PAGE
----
Robert Gordon “Bobby” Orr is regarded by many as the best Boston Bruins player of all-time and one of the best in National Hockey League history. Orr is part of a long line of defensive standouts in Boston’s storied history, beginning with Eddie Shore right through to modern-day budding star Charlie McAvoy.
Whether by coincidence or by design, the Bruins have moved seamlessly throughout the decades from one key defensive leader to the next. A walk down Memory Lane, or, perhaps more accurately, Causeway Street, highlights the enormous impact these key D-men have had on the team and the sport in general.
The movie “Slap Shot” may have catapulted Eddie Shore into the more modern vernacular with the movie’s admiration for his “old-time hockey,” style of play, but Bruins fans have looked to the rafters to admire Shore’s retired No. 2 since 1947. It’s easy to see why he is so revered.
An NHL Hall of Fame inductee and two-time Stanley Cup winner with the Bruins, Shore played in the early days of Boston hockey. During a career that spanned 19 years, from 1924 through 1943, he won the Hart Trophy as the NHL’s Most Valuable Player four times.
He played 551 games in his NHL career, all but 10 of those as a member of the Bruins. Shore finished his career with 105 goals and 179 assists. Reflective of his tough-guy image in the early years of the game, he logged 1,099 career penalty minutes.
A few years after Shore came to Boston, Aubrey “Dit” Clapper was brought on board in 1927. Clapper was the first NHL player to log 20 seasons in the league. Like Shore, he was inducted into the Hockey Hall of Fame in 1947, the same year he retired.
Clapper was hailed as a leader, and he served as the Bruins’ captain for the better part of 16 seasons. In addition to defenseman, he played right wing and later even coached the Bruins.
The last man to ever wear the No. 4 for the Boston Bruins, a statue of Bobby Orr outside of TD Garden commemorates “The Goal,” likely the most famous goal scored in Bruins history. But Orr meant so much more to the team and the game of hockey than just being the player who pulled off that incredible flying feat.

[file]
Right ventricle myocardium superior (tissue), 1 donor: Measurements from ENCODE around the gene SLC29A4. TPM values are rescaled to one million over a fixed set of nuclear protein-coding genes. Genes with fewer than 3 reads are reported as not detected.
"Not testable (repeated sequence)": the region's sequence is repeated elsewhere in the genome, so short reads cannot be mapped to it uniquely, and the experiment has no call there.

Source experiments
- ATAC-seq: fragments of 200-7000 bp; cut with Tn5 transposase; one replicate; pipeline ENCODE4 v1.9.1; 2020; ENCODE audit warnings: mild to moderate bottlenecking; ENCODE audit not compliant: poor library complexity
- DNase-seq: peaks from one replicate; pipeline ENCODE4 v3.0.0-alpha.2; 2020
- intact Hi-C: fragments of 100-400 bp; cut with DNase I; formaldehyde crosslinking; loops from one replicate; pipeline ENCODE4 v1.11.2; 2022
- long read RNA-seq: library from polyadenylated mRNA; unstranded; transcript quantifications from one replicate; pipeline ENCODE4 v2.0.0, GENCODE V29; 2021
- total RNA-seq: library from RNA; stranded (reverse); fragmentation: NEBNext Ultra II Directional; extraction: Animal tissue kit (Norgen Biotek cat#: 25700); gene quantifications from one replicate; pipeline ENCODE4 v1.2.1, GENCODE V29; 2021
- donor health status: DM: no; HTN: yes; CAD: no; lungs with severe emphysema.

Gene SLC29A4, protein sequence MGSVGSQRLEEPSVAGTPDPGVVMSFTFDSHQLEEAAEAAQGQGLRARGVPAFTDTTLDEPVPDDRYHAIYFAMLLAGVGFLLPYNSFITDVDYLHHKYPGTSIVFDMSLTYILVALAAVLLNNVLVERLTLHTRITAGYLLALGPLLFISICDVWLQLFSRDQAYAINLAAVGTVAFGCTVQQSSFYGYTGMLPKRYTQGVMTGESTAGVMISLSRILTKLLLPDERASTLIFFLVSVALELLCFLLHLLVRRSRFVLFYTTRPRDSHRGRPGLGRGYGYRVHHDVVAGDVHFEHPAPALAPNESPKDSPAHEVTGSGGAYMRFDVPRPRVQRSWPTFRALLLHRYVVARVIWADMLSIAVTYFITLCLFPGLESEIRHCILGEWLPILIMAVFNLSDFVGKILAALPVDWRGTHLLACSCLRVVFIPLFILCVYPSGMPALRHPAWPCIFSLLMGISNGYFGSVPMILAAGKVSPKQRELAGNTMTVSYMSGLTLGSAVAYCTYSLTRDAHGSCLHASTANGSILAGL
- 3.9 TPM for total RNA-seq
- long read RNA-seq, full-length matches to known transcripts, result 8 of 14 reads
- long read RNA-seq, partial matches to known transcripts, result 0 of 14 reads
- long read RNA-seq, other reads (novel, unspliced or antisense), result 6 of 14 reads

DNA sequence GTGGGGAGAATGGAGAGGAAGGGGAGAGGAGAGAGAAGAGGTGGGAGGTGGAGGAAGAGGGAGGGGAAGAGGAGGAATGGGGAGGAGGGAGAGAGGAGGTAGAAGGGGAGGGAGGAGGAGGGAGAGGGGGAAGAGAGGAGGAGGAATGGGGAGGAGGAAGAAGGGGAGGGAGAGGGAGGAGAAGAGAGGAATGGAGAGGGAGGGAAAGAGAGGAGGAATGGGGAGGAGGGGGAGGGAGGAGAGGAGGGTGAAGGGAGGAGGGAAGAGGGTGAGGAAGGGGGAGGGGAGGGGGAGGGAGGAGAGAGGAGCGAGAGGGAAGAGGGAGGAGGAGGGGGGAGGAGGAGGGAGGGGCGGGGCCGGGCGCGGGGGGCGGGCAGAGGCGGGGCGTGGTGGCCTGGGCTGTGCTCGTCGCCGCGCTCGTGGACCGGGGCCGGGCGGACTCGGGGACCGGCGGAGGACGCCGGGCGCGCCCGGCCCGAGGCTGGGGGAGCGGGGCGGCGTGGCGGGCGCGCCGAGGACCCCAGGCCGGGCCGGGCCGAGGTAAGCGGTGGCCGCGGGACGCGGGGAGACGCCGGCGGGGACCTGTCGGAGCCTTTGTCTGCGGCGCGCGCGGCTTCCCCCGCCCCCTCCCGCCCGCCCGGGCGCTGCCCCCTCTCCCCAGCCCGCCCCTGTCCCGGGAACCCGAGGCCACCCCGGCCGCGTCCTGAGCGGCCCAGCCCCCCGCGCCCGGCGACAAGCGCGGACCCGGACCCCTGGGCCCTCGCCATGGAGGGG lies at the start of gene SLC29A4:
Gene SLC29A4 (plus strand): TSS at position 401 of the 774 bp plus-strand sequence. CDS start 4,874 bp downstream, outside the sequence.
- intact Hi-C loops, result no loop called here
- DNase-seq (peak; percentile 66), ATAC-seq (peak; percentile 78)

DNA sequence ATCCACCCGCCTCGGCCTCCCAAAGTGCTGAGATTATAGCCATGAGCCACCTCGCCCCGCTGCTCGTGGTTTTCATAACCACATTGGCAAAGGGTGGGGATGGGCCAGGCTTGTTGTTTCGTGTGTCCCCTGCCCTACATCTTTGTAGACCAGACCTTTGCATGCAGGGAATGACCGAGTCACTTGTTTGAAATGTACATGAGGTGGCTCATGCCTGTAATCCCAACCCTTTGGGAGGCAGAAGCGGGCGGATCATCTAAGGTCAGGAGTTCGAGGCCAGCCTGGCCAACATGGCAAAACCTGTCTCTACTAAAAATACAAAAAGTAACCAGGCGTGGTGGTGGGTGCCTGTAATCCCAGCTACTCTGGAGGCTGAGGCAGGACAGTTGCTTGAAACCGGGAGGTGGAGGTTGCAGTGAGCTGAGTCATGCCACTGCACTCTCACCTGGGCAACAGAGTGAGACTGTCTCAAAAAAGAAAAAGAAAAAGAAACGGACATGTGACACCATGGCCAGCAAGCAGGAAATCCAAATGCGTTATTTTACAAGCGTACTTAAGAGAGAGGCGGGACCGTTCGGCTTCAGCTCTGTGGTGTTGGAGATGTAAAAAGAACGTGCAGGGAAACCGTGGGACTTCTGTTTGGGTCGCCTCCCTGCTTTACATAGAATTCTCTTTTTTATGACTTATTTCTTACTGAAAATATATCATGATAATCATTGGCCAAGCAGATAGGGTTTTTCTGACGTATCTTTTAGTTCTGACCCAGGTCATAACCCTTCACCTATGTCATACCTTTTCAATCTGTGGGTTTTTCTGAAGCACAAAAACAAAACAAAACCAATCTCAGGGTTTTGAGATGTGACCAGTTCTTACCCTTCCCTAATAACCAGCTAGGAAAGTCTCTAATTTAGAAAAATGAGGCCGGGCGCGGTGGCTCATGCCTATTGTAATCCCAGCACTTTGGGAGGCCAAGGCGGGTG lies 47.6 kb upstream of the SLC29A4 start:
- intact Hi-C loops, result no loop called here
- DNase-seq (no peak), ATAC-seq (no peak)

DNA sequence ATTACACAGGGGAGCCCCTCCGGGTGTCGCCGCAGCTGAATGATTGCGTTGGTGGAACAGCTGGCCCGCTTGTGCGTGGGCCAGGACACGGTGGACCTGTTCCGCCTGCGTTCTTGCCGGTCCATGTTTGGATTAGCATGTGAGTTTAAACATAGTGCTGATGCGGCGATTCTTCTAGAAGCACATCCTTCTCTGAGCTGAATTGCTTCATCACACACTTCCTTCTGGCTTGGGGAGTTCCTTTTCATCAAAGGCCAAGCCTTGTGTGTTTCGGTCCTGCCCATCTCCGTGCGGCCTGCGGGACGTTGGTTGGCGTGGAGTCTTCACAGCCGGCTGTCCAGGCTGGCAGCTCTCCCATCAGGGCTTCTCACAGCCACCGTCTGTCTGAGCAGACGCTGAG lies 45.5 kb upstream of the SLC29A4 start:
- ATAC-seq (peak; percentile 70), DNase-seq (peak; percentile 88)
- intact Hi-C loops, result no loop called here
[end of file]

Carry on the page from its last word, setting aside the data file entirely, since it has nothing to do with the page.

Born in 1948, one year after Shore and Clapper cemented their permanent places in Bruins and NHL lore, Orr broke into the league in 1966 and played 657 games in a career that lasted until 1979. In that time, he had 270 goals, 645 assists, and achieved an unbelievable plus-582.
Orr led the Bruins to Stanley Cup victories in 1970 and 1972, winning the Conn Smythe Trophy both years and the Hart in 1970, 1971 and 1972. In addition, he was recognized eight times in his career as the league’s best defenseman, winning the James Norris Memorial Trophy.
Although Ray Bourque’s most memorable hockey moment arguably came after his time with the Bruins, he will still always be a Boston legend. Bourque was traded by the Bruins late in his career because the team’s management at the time wanted him to have a better shot at winning a Stanley Cup. He accomplished just that with the Colorado Avalanche.
For Bourque, the accolades and honors began to roll in from the beginning. He won the Calder Trophy, recognizing the NHL’s best rookie, in 1980 after breaking in with the Bruins at the tender age of 18. During his rookie campaign, he amassed 65 points. At the time, no rookie defenseman had ever scored more.
Bourque didn’t stop there, of course. The speedy blueliner with the astonishingly hard shot took home the Norris Trophy five times in his career, which ended after he had played 1,612 games and had been credited with 1,579 career points.
Bourque served as the Bruins captain for 15 seasons. He was traded to Colorado during the 1999-00 season and won it all with the Avs the following year.
The current captain of the Bruins, Zdeno Chara forged a unique path to the National Hockey League. The only player on the list so far not from Canada, he was born in what is now Slovakia, playing junior there and in the Czech Republic before coming to North America to play for the Prince George Cougars in Canada’s Western Hockey League for the 1996-97 season. He was drafted by the New York Islanders in the 1996 NHL Entry Draft.
Chara, the tallest active NHL player at 6-foot-9, joined the Bruins in 2006 and was immediately named the team’s captain. He has held that post ever since. In addition to helping the Bruins win the Stanley Cup in 2011, he was awarded the Norris Trophy following the 2008-09 season.
Chara has played in 1,521 NHL games to date, with his milestone 1,500th game coming in 2019-20. He has recorded 655 points, including 205 goals and 450 assists.
Charlie McAvoy turned just 22 on Dec. 21, 2019. Even at such a young age, McAvoy has long been regarded as the star Bruins defenseman of the future. For much of his three seasons wearing the Spoked-B, he has played alongside Chara on the team’s first defensive pairing.
It is still hard to tell exactly what the future holds for McAvoy. However, the Bruins signed him to a three-year contract extension not long after training camp began in Sep. 2019. It seems he is in Boston’s plans for the foreseeable future.
McAvoy was named to the NHL’s All-Rookie Team in 2018. He has played 153 games with Boston and has potted 14 goals and contributed 58 helpers in that time.